Shaffer-Gardner battle will test Colorado’s transitioning 4th District
It would be premature to label Colorado’s Fourth District one of the nation’s swing districts, but that could change as a result of the 2012 election season.
A court will decide the new outline of the district next month but the district is undergoing a more profound transition. It is becoming the thing Iowa is supposed to be: A moderately conservative middle-American political testing ground, where unaffiliated independents make up roughly a third of the voters, where the aging still-mostly-white population is increasingly ethnically mixed and where high-tech and R&D industries are replacing manufacturing and farming as the main drivers of the economy. It’s a Republican district coveted by Democrats.
One of those Democrats is state Senate President Brandon Shaffer, who has been eyeing the district’s congressional seat for some time. This year he is running to unseat freshman Congressman Cory Gardner, who rode the Tea Party wave into office last year. Shaffer told the Colorado Independent that Gardner has misread the district. Shaffer says CD4 voters are looking not for hard-line ideologues but for problem-solvers who can balance priorities.
“People are angry at the extreme politics in Washington,” Shaffer told the Colorado Independent. “I don’t know this just because of the media. I know this from conversations I’m having at doors. They’re angry and that’s not going away.”
Shaffer also knows that CD4 voters have a history with extreme politics that might play to his advantage.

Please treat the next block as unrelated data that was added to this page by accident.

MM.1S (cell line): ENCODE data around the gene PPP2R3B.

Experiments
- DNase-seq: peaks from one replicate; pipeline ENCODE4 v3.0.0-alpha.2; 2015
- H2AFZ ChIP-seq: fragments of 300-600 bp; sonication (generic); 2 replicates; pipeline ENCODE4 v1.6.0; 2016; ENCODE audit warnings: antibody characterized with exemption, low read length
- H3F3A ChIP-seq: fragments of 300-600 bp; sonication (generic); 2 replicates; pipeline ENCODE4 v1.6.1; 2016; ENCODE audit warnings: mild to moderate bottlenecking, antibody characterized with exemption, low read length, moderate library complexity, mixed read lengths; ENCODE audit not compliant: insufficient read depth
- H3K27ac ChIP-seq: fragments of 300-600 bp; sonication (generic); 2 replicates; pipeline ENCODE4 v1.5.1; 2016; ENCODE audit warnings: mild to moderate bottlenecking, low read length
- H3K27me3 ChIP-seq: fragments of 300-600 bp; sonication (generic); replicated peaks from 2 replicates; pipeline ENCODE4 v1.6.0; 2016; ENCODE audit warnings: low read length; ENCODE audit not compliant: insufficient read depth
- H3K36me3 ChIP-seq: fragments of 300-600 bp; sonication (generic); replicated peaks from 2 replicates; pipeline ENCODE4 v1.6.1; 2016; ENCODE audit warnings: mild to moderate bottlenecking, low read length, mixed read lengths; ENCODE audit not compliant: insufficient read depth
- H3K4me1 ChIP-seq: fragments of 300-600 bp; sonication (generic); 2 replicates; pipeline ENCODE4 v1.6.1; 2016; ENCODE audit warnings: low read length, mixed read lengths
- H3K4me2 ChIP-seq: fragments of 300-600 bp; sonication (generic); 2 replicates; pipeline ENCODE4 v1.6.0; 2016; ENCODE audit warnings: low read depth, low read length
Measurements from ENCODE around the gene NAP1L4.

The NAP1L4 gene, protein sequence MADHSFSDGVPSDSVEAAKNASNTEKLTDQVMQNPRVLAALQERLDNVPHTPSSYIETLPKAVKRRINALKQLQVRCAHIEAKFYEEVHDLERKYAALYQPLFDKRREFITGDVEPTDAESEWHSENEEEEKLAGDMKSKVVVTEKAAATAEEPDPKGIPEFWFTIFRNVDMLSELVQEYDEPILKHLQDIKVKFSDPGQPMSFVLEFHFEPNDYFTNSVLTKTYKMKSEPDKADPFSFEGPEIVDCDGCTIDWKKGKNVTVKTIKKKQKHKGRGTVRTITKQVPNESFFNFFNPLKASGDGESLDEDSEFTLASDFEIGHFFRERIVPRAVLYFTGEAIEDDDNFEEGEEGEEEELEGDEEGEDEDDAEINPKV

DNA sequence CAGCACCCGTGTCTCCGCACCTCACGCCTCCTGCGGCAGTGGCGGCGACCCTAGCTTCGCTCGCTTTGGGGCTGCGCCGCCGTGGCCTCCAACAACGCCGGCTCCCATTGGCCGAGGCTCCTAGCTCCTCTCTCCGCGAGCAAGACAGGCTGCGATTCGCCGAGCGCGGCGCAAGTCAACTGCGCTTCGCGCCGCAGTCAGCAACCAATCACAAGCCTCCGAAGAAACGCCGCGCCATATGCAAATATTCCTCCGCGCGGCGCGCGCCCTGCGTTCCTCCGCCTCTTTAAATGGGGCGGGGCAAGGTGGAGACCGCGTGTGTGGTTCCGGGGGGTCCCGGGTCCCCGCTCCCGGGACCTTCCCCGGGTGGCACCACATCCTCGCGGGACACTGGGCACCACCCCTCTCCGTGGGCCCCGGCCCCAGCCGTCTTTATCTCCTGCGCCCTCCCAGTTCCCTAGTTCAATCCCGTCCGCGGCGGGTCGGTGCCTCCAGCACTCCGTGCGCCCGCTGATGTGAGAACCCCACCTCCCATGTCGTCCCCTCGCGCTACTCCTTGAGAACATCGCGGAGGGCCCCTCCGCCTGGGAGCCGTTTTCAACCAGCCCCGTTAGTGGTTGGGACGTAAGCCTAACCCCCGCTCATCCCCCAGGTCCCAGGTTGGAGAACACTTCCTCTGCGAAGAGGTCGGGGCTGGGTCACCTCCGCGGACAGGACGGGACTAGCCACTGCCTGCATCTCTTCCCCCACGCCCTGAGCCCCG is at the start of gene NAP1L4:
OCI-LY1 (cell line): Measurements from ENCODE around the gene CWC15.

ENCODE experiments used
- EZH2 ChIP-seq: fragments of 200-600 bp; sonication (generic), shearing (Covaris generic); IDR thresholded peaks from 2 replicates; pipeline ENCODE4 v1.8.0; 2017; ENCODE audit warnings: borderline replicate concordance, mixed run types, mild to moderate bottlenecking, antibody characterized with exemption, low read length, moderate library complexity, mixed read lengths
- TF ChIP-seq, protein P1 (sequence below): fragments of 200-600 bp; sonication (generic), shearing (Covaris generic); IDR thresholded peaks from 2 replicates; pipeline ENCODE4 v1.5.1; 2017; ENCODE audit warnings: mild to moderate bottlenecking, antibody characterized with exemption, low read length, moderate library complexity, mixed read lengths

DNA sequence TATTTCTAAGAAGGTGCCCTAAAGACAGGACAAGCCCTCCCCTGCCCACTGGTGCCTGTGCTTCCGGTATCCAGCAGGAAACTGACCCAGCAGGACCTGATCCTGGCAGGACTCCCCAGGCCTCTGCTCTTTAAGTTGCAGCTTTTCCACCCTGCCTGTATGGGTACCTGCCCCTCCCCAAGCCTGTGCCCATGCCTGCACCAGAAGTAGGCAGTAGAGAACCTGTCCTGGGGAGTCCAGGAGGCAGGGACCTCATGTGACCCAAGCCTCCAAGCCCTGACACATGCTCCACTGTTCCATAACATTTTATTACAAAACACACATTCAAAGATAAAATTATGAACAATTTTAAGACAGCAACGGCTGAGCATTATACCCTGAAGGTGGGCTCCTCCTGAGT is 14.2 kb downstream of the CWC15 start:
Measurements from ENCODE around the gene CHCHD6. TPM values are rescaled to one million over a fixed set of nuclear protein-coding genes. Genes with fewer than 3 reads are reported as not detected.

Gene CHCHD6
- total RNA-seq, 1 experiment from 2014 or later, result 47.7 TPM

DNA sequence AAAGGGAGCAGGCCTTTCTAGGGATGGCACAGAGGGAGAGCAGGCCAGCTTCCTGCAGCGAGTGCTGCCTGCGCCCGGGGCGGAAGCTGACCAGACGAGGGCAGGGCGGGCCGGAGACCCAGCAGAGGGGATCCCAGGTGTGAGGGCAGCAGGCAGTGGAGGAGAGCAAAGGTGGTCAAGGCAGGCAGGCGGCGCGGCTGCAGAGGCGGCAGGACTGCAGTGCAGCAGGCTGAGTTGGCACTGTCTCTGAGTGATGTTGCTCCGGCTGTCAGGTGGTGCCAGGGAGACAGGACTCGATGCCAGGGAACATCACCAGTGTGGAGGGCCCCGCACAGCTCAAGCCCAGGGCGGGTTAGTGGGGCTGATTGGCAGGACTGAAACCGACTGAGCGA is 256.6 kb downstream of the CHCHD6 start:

The 2010 Fourth District contest drew national attention because in 2008, for the first time since the Nixon era, voters here sent a Democrat to represent them in Washington. Pro-gun successful entrepreneur Betsy Markey defeated incumbent social-conservative crusader Marilyn Musgrave. The district’s voters seemed fed up with political excess on the right, which appeared to mirror the mood of the country after the Bush years.
In November 2010, the same thing happened, except reversed. District voters saw excess on the left in federal stimulus spending and healthcare reform and threw out Markey to elect Gardner, a fresh-faced Republican state representative from rural Yuma County.
Gardner won over voters with a campaign that stayed focused on small-government and low-tax themes and that mostly avoided dramatic proposals and ideological accusations– the kind of thing that won hearty applause for other Colorado GOP candidates on rural campaign trails but also horrible headlines in Denver and Fort Collins.